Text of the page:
Chaz Ebert and Roger Ebert give Nancy Kwan the thumbs up | © HIFF 2010

 

Anderson Le, HIFF’s director of programming, says “Roger was always a champion of emerging filmmakers, especially of color.” Le recalls how Ebert helped launch the career of Asian American filmmaker Justin Lin on his blog post.

Hawaii’s only TV film critic, Terry Hunter, called Ebert his favorite film critic. “I’ve always admired Roger Ebert for his honest, common sense reactions to films. He was a polished writer whose work revealed a caring human being with a sharp intelligence and a terrific sense of humor. And I always knew I could trust what he wrote even when I disagreed with him (which was rare).” Hunter reflected on Ebert’s impact on HIFF. “Each year he’d conduct a seminar in which he’d offer a frame by frame analysis of a great movie, welcoming comments and questions from his audience. His love of film was infectious, his enthusiasm boundless. If you want to really understand what an amazing person he was, try reading his 2011 memoir called ‘Life Itself.’”

Earlier, Salon.com reprinted an excerpt from that memoir. Here’s Ebert in his own words:

“I believe that if, at the end, according to our abilities, we have done something to make others a little happier, and something to make ourselves a little happier, that is about the best we can do. To make others less happy is a crime. To make ourselves unhappy is where all crime starts. We must try to contribute joy to the world. That is true no matter what our problems, our health, our circumstances. We must try. I didn’t always know this and am happy I lived long enough to find it out.”

Thank you Roger Ebert for inspiring so many of us with all your film reviews over the years and for all the memories. Two thumbs up.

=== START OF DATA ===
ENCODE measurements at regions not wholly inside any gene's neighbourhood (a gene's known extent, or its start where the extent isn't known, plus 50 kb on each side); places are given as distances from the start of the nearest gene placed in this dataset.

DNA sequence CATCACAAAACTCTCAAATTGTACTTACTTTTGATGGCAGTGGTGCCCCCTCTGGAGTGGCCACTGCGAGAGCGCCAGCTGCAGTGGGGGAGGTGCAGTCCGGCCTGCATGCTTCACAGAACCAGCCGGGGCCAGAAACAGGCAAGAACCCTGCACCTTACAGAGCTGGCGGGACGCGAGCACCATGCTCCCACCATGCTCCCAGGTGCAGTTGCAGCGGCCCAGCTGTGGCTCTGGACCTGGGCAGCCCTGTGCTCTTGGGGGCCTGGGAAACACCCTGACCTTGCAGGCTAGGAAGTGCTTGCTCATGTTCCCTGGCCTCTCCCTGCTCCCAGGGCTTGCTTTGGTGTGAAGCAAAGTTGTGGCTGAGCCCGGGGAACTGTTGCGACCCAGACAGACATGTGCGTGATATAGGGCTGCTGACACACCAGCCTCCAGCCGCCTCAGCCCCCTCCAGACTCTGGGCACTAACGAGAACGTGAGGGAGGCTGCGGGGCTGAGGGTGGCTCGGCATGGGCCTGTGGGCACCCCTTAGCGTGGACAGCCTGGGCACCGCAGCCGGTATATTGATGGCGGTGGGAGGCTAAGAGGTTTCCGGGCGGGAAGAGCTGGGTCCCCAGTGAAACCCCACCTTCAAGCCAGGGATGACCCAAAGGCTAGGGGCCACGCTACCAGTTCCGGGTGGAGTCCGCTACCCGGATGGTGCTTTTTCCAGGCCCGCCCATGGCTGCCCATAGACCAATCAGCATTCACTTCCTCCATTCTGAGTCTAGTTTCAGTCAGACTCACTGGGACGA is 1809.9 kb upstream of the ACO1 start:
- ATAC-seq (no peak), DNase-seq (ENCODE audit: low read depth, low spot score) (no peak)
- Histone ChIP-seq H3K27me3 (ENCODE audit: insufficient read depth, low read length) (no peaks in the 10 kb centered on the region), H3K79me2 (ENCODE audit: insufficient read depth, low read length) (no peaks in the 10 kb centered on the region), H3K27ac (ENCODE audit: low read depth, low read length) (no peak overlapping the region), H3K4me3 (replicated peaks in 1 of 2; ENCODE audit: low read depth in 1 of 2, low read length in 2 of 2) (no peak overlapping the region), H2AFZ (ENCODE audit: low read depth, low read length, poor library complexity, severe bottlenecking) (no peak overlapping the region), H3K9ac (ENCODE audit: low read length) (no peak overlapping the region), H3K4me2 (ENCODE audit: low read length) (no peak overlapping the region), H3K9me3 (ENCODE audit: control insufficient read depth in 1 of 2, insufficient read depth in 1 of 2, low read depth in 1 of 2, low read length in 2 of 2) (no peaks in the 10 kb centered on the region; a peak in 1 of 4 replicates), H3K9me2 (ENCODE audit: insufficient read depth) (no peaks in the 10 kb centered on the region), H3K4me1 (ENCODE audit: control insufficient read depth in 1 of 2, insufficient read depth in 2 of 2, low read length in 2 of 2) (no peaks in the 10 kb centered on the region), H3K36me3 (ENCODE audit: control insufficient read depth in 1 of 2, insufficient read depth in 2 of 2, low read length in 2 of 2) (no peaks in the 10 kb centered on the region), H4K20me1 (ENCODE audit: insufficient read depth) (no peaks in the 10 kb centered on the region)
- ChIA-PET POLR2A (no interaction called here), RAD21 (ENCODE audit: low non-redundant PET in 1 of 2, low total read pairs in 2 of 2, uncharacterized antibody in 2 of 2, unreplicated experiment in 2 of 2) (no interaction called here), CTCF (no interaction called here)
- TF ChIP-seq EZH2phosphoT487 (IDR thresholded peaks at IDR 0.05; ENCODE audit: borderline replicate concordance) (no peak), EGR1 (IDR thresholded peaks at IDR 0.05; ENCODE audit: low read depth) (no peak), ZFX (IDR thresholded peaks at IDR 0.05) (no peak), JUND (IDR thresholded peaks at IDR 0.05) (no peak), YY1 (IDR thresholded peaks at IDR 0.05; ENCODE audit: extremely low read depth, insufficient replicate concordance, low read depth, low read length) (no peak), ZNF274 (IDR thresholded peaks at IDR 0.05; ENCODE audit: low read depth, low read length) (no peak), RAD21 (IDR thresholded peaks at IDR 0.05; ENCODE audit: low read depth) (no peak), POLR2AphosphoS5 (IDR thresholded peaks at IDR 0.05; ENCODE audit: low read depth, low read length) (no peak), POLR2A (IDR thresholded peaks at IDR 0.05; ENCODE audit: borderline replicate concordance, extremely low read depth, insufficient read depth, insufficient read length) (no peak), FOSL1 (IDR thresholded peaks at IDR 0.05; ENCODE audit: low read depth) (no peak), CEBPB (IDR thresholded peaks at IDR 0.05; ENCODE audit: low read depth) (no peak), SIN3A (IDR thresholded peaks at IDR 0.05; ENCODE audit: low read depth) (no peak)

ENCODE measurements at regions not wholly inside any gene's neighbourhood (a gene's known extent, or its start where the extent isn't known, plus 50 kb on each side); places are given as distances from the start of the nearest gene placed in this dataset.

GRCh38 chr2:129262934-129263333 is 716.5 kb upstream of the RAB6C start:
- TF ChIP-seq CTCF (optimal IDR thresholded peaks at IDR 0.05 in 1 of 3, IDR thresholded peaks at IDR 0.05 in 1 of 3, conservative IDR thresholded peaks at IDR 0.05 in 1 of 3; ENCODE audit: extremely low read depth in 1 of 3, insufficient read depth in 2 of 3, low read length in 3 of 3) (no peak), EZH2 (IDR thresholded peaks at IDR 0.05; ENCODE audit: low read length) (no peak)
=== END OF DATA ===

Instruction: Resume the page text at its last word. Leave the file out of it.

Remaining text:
Related

Robert Ebert’s Journal
Roger Ebert dies at 70 after battle with cancer - Chicago Sun-Times, video tribute
Roger Ebert dead: Film critic had the soul of a poet - Chicago Tribune
Roger Ebert, 1942-2013: A Critic for the Comman Man - NY Times, TimesTalks video

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2 Responses to “Remembering “At the Movies” with Roger Ebert”

  1. Frank Parrino says:

    Heidi, Great Photographs. Great Memories.

  2. Terry Hunter says:

    As a person who reviews movies myself, I’ve always admired Roger Ebert for his honest, common sense reactions to films. He richly deserved the fame he achieved. Roger was a polished writer whose work revealed a caring human being with a sharp intelligence and a terrific sense of humor. And I always knew I could trust what he wrote even when I disagreed with him (which was rare). He was a great champion of the Hawaii International Film Festival, attending for many years in a row. Each year he’d conduct a seminar in which he’d offer a frame by frame analysis of a great movie, welcoming comments and questions from his audience. His love of film was infectious, his enthusiasm boundless. If you want to really understand what an amazing person he was, try reading his 2011 memoir called LIFE ITSELF.